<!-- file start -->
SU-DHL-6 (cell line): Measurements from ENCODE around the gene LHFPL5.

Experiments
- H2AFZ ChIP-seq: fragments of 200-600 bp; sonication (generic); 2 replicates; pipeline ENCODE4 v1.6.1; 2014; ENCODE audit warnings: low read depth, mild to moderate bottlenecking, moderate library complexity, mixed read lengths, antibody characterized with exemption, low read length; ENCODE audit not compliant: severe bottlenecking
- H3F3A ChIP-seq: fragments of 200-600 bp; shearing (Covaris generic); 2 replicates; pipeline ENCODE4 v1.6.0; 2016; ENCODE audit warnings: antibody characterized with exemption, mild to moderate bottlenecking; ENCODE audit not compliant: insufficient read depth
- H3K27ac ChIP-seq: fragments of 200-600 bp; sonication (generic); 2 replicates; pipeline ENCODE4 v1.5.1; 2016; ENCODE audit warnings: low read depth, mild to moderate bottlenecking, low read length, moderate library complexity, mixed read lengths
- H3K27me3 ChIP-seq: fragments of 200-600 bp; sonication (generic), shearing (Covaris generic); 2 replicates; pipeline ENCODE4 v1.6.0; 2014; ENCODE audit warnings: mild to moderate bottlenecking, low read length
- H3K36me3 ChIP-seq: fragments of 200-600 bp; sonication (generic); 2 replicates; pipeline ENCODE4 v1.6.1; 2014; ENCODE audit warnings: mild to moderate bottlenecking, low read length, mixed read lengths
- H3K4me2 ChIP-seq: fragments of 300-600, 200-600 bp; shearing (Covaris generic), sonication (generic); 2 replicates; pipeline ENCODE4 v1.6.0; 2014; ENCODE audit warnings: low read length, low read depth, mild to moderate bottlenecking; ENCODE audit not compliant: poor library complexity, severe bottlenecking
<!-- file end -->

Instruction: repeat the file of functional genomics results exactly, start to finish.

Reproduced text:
SU-DHL-6 (cell line): Measurements from ENCODE around the gene LHFPL5.

Experiments
- H2AFZ ChIP-seq: fragments of 200-600 bp; sonication (generic); 2 replicates; pipeline ENCODE4 v1.6.1; 2014; ENCODE audit warnings: low read depth, mild to moderate bottlenecking, moderate library complexity, mixed read lengths, antibody characterized with exemption, low read length; ENCODE audit not compliant: severe bottlenecking
- H3F3A ChIP-seq: fragments of 200-600 bp; shearing (Covaris generic); 2 replicates; pipeline ENCODE4 v1.6.0; 2016; ENCODE audit warnings: antibody characterized with exemption, mild to moderate bottlenecking; ENCODE audit not compliant: insufficient read depth
- H3K27ac ChIP-seq: fragments of 200-600 bp; sonication (generic); 2 replicates; pipeline ENCODE4 v1.5.1; 2016; ENCODE audit warnings: low read depth, mild to moderate bottlenecking, low read length, moderate library complexity, mixed read lengths
- H3K27me3 ChIP-seq: fragments of 200-600 bp; sonication (generic), shearing (Covaris generic); 2 replicates; pipeline ENCODE4 v1.6.0; 2014; ENCODE audit warnings: mild to moderate bottlenecking, low read length
- H3K36me3 ChIP-seq: fragments of 200-600 bp; sonication (generic); 2 replicates; pipeline ENCODE4 v1.6.1; 2014; ENCODE audit warnings: mild to moderate bottlenecking, low read length, mixed read lengths
- H3K4me2 ChIP-seq: fragments of 300-600, 200-600 bp; shearing (Covaris generic), sonication (generic); 2 replicates; pipeline ENCODE4 v1.6.0; 2014; ENCODE audit warnings: low read length, low read depth, mild to moderate bottlenecking; ENCODE audit not compliant: poor library complexity, severe bottlenecking